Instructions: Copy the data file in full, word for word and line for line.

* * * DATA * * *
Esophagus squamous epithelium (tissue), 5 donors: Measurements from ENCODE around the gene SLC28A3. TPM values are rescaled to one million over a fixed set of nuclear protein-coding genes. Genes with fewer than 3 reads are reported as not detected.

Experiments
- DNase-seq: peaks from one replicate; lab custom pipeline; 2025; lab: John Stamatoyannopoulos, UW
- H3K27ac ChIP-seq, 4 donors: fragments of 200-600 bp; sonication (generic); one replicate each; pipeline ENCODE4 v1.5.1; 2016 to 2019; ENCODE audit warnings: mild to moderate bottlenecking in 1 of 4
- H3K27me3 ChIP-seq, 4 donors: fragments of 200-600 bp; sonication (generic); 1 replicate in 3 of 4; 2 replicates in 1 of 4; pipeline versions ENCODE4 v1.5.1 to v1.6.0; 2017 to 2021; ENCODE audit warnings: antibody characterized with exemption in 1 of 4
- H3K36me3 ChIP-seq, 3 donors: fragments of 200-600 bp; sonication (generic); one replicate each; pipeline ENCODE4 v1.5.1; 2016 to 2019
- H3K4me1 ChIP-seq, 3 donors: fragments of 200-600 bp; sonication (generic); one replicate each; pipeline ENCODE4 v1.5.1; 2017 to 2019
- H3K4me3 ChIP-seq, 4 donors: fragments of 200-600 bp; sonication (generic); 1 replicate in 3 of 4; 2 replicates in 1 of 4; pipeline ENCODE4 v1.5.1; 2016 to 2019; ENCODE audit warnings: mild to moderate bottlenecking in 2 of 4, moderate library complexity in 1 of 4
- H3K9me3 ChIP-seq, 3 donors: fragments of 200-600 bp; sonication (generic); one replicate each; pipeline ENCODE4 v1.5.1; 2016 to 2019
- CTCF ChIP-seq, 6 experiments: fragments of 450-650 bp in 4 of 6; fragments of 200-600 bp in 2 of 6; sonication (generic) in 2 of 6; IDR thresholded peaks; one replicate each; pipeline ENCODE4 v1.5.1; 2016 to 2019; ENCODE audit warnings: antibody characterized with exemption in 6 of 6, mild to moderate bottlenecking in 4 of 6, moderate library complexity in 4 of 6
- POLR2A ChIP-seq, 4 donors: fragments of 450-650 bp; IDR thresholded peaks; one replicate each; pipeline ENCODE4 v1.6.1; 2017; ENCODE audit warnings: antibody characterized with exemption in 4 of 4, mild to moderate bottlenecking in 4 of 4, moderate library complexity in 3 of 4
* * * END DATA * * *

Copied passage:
Esophagus squamous epithelium (tissue), 5 donors: Measurements from ENCODE around the gene SLC28A3. TPM values are rescaled to one million over a fixed set of nuclear protein-coding genes. Genes with fewer than 3 reads are reported as not detected.

Experiments
- DNase-seq: peaks from one replicate; lab custom pipeline; 2025; lab: John Stamatoyannopoulos, UW
- H3K27ac ChIP-seq, 4 donors: fragments of 200-600 bp; sonication (generic); one replicate each; pipeline ENCODE4 v1.5.1; 2016 to 2019; ENCODE audit warnings: mild to moderate bottlenecking in 1 of 4
- H3K27me3 ChIP-seq, 4 donors: fragments of 200-600 bp; sonication (generic); 1 replicate in 3 of 4; 2 replicates in 1 of 4; pipeline versions ENCODE4 v1.5.1 to v1.6.0; 2017 to 2021; ENCODE audit warnings: antibody characterized with exemption in 1 of 4
- H3K36me3 ChIP-seq, 3 donors: fragments of 200-600 bp; sonication (generic); one replicate each; pipeline ENCODE4 v1.5.1; 2016 to 2019
- H3K4me1 ChIP-seq, 3 donors: fragments of 200-600 bp; sonication (generic); one replicate each; pipeline ENCODE4 v1.5.1; 2017 to 2019
- H3K4me3 ChIP-seq, 4 donors: fragments of 200-600 bp; sonication (generic); 1 replicate in 3 of 4; 2 replicates in 1 of 4; pipeline ENCODE4 v1.5.1; 2016 to 2019; ENCODE audit warnings: mild to moderate bottlenecking in 2 of 4, moderate library complexity in 1 of 4
- H3K9me3 ChIP-seq, 3 donors: fragments of 200-600 bp; sonication (generic); one replicate each; pipeline ENCODE4 v1.5.1; 2016 to 2019
- CTCF ChIP-seq, 6 experiments: fragments of 450-650 bp in 4 of 6; fragments of 200-600 bp in 2 of 6; sonication (generic) in 2 of 6; IDR thresholded peaks; one replicate each; pipeline ENCODE4 v1.5.1; 2016 to 2019; ENCODE audit warnings: antibody characterized with exemption in 6 of 6, mild to moderate bottlenecking in 4 of 6, moderate library complexity in 4 of 6
- POLR2A ChIP-seq, 4 donors: fragments of 450-650 bp; IDR thresholded peaks; one replicate each; pipeline ENCODE4 v1.6.1; 2017; ENCODE audit warnings: antibody characterized with exemption in 4 of 4, mild to moderate bottlenecking in 4 of 4, moderate library complexity in 3 of 4